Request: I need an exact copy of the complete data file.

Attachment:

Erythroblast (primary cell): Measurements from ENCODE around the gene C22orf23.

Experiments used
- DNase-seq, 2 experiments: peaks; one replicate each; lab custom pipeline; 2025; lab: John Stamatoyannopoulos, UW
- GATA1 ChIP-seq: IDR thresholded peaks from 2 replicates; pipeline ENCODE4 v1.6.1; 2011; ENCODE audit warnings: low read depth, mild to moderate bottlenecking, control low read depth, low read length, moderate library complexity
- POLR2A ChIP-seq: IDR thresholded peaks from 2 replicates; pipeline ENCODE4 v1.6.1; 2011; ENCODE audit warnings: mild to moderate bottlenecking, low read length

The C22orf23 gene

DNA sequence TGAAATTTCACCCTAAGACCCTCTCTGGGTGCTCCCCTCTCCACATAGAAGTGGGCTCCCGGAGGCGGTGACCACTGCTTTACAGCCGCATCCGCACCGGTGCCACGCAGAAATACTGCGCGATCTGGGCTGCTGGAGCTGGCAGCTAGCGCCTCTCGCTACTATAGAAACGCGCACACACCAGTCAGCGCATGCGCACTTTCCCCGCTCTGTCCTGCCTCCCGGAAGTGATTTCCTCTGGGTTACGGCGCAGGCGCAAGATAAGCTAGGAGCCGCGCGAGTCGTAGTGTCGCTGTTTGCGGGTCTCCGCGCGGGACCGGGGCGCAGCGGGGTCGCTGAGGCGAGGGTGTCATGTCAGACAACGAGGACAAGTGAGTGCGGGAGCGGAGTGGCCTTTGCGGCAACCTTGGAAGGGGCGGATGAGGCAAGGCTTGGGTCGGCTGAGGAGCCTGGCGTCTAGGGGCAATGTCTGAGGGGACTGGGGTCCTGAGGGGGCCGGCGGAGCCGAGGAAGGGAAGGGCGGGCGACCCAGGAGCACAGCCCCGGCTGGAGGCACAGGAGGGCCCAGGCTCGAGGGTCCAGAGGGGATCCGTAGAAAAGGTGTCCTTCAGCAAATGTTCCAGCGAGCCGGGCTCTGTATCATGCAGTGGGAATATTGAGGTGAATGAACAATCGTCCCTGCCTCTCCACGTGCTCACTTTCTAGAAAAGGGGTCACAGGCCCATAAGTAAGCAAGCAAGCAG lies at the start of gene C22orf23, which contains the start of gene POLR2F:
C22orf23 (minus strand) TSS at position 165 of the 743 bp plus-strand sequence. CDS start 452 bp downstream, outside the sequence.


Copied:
Erythroblast (primary cell): Measurements from ENCODE around the gene C22orf23.

Experiments used
- DNase-seq, 2 experiments: peaks; one replicate each; lab custom pipeline; 2025; lab: John Stamatoyannopoulos, UW
- GATA1 ChIP-seq: IDR thresholded peaks from 2 replicates; pipeline ENCODE4 v1.6.1; 2011; ENCODE audit warnings: low read depth, mild to moderate bottlenecking, control low read depth, low read length, moderate library complexity
- POLR2A ChIP-seq: IDR thresholded peaks from 2 replicates; pipeline ENCODE4 v1.6.1; 2011; ENCODE audit warnings: mild to moderate bottlenecking, low read length

The C22orf23 gene

DNA sequence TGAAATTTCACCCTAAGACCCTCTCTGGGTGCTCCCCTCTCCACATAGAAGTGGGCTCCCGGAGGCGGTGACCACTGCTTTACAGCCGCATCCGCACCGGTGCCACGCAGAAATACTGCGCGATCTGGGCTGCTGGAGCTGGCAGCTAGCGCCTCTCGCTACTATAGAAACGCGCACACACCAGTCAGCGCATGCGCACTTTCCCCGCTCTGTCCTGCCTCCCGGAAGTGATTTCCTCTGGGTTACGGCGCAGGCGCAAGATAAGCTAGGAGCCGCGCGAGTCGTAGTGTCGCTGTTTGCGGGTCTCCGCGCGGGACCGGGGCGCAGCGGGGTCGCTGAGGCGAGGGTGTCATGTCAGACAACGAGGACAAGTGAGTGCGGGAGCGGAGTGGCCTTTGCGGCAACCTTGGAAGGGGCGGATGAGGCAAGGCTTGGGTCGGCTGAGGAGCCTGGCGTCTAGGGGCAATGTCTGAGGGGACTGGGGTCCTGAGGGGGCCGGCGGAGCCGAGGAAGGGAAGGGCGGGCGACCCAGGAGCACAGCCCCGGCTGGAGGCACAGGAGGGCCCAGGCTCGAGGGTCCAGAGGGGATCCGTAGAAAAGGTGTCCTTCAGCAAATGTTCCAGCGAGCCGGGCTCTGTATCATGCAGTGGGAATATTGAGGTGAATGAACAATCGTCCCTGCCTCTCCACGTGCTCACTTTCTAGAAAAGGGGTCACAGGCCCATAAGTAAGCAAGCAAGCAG lies at the start of gene C22orf23, which contains the start of gene POLR2F:
C22orf23 (minus strand) TSS at position 165 of the 743 bp plus-strand sequence. CDS start 452 bp downstream, outside the sequence.